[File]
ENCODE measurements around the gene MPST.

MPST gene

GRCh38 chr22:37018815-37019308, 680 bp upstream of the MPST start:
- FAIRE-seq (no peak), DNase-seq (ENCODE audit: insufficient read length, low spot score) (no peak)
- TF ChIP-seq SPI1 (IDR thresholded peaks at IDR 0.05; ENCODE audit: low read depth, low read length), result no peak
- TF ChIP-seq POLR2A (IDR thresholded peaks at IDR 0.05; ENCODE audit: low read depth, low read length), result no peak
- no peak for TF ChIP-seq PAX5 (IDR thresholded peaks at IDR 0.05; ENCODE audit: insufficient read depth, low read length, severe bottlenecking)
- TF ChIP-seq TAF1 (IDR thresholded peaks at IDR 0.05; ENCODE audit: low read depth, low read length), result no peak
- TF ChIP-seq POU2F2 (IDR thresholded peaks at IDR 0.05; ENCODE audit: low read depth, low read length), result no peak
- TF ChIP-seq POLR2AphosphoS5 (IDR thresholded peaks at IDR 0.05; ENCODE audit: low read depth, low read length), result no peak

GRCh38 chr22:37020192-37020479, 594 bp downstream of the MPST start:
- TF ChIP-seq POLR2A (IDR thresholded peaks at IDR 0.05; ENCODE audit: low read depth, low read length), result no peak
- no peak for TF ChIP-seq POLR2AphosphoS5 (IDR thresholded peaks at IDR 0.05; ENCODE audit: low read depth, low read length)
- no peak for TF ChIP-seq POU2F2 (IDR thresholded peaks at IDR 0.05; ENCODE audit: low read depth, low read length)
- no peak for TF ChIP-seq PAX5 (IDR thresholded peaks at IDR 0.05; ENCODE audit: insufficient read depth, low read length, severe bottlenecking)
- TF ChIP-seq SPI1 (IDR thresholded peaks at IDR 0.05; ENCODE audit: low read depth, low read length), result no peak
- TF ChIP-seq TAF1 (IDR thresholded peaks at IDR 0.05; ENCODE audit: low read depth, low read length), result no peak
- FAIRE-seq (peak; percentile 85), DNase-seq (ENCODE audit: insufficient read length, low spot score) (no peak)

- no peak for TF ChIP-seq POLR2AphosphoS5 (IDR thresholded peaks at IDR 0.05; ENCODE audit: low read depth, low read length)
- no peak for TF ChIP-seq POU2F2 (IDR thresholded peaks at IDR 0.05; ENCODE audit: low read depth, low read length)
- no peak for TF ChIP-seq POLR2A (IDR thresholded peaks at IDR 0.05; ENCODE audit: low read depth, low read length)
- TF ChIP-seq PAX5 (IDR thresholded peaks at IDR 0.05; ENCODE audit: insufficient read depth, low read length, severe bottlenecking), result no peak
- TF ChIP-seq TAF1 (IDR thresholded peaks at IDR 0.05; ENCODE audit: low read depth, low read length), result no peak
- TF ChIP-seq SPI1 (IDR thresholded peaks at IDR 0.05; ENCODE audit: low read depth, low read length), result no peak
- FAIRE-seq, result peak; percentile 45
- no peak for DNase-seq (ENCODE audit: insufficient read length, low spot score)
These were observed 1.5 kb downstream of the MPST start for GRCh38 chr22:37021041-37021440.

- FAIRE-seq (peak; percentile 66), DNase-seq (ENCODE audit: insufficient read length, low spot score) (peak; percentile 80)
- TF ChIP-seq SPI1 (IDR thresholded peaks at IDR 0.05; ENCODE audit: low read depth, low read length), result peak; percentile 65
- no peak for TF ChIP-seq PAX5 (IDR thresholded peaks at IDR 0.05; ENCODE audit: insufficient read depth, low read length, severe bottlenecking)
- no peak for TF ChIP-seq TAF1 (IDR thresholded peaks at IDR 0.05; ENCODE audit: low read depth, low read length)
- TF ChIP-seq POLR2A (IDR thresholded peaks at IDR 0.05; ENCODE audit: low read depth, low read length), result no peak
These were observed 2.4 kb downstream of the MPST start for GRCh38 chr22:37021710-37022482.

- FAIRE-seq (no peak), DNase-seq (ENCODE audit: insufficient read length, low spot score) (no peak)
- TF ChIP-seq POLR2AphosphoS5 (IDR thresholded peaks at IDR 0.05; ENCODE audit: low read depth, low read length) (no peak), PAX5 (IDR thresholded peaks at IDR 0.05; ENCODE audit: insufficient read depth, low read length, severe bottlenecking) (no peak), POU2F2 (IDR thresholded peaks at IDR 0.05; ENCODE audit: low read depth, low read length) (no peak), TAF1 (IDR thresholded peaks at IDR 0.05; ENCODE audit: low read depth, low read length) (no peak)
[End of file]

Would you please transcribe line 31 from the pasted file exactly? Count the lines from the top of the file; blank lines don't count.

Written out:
- no peak for TF ChIP-seq TAF1 (IDR thresholded peaks at IDR 0.05; ENCODE audit: low read depth, low read length)